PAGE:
Like our entry for 1942, the title of our 1943 entry begins with the word “victory.” But this is victory of a different and more easily-achievable sort. Instead of triumphing through the use of air power and military might, James H. Burdett’s Victory Garden Manual encourages readers to “be patriotic and plant a Victory Garden!”
In 1920, Burdett had founded the non-profit National Garden Bureau. He was working as an advertising manager for a seed company when he introduced the idea of a central communications office to represent the seed and garden industry. The NGB still exists today, and represents over 50 seed and garden companies.
Victory gardens had become popular and widespread a generation earlier, during World War I, as a means of easing the demand on commercial food production. The victory garden campaign was revived during World War II, when Americans were “summoned as a patriotic duty to grow our own Victory Gardens so as to release commercial crops and canned goods for war demands.” Burdett and the NGB were happy to encourage the patriotic satisfaction, to say nothing of the improved nutrition, that could be attained through the widespread cultivation of private gardens.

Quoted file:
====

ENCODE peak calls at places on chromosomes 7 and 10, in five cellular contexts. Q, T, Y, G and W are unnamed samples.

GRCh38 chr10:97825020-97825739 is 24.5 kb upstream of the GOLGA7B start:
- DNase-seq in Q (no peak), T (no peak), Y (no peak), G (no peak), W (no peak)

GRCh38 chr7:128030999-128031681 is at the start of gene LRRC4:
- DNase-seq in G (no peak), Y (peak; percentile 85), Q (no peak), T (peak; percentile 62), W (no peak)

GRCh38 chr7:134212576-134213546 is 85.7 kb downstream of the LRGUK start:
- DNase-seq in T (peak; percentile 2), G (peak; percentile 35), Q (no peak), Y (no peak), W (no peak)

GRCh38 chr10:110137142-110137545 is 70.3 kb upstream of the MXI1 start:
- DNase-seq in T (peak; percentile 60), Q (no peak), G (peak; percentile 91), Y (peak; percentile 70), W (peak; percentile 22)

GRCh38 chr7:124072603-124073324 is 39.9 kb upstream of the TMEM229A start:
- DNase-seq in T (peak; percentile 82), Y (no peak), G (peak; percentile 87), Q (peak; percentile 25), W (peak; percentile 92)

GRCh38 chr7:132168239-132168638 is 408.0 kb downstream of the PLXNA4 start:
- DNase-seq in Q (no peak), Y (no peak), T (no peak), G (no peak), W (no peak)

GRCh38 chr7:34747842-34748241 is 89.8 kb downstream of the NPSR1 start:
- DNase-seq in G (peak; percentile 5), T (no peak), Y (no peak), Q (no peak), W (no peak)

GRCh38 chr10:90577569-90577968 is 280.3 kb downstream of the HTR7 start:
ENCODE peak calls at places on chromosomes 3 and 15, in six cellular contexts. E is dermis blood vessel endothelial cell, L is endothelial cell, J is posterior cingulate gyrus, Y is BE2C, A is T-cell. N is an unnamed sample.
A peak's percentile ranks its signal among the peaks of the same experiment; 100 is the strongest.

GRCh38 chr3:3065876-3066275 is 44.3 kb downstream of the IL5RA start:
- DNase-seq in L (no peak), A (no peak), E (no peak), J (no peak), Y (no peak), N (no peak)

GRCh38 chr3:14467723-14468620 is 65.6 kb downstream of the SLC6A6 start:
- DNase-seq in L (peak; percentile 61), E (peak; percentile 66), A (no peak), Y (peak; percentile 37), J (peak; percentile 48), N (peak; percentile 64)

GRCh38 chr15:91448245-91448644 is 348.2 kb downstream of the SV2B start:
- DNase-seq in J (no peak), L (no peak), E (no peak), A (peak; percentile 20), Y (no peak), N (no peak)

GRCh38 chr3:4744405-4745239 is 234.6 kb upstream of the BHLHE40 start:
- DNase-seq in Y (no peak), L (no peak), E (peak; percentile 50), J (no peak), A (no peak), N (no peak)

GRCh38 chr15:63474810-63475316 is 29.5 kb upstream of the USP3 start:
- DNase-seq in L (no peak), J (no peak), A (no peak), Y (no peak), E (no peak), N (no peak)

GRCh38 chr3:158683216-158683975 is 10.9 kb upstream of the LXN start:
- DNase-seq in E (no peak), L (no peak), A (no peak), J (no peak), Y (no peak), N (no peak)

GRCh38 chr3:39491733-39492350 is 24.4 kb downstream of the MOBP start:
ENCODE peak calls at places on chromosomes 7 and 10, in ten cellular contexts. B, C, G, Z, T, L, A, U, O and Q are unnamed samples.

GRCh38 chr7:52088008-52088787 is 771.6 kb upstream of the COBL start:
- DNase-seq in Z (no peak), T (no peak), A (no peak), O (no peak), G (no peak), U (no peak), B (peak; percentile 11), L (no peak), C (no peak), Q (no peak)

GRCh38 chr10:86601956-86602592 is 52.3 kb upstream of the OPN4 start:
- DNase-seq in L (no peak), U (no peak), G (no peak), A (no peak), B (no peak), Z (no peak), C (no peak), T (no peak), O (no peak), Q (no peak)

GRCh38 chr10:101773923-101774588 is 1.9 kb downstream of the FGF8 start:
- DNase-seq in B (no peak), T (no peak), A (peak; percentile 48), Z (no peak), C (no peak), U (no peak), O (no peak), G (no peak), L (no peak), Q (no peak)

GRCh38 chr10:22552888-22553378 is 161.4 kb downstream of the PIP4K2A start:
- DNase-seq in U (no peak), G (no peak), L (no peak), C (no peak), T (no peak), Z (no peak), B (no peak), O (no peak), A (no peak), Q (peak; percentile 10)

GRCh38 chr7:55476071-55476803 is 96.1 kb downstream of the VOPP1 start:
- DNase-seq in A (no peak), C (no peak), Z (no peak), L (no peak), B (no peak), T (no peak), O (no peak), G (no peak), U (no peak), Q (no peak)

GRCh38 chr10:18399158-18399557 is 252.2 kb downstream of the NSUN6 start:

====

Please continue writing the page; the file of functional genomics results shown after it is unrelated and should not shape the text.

The victory garden campaign of the 1940s was hugely successful, and the efforts of Burdett and the NGB paid out in addition to paying off: in 1942, seed package sales rose 300% in the United States. According to a 1981 Landscape article by Thomas J. Bassett, in 1944 a full 40% of the fresh vegetables consumed in the United States were grown in victory gardens.
After the war ended, interest waned, and gardening as a hobby was abandoned by many who had worked so hard at it while the war was underway. But one of Boston’s original victory gardens is still in operation: founded in 1942, the Richard D. Parker Memorial Victory Garden, located in The Fenway, is the oldest continuously-operating victory garden in the country, and a Boston Historic Landmark.